— The Bastonnais - Tale of the American Invasion of Canada in 1775-76 • John Lesperance

... manufactures, and handicrafts,' and the 'necessaries in great plenty and cheapness,' appear to apply rather to the populous plain and the large city of ancient fame, than to the small Fu-yang hien ... shut in by a spur from the hills, which would hardly have allowed it in former days to have been a great city." (Note by Baron R.) The after route, as elucidated by the same authority, points with even ...
— The Travels of Marco Polo, Volume 2 • Marco Polo and Rustichello of Pisa

... through the nose, and to do this there must be nothing in the nose or upper part of the pharynx to interfere with the free circulation of the air through these cavities. The cavities of the nose may be partly closed by polpi (tumors) on the upper and middle turbinate bone, a spur on the (septum) partition, deviation of the partition or enlarged turbinate bones, or adenoids in the upper part of the pharynx. These troubles almost close up the nose sometimes and the person is compelled to breathe through his mouth. He not ...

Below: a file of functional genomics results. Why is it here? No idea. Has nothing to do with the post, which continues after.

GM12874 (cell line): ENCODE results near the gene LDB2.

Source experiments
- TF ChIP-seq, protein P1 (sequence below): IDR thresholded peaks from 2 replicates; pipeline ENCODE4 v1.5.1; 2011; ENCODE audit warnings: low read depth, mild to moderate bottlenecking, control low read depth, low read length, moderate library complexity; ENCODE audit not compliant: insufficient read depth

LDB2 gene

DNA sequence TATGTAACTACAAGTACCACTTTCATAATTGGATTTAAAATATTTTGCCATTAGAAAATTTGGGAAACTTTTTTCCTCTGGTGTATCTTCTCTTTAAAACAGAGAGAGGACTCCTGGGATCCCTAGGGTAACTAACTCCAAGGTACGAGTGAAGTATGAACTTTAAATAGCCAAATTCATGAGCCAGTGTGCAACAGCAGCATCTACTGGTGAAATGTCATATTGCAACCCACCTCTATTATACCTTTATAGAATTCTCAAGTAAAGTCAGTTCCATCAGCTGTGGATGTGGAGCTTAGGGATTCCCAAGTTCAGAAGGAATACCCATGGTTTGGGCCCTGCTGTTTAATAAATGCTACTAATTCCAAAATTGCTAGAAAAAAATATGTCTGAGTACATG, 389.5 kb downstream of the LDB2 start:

— Mother's Remedies - Over One Thousand Tried and Tested Remedies from Mothers - of the United States and Canada • T. J. Ritter

... retreat, to turn to either side, to strike, or to forbear, the governor or conductor of the elephant sitting on his back, causes him to do whatever he wills, by speaking in such language and expressions as he is accustomed to, all of which the beast understands and obeys, without the use of bridle or spur. But when fire is thrown at them, they are wonderfully afraid and run away, on which occasions it is impossible to stop them; on which account the Indians have many curious devices of fire-works to frighten the elephants, and make them ...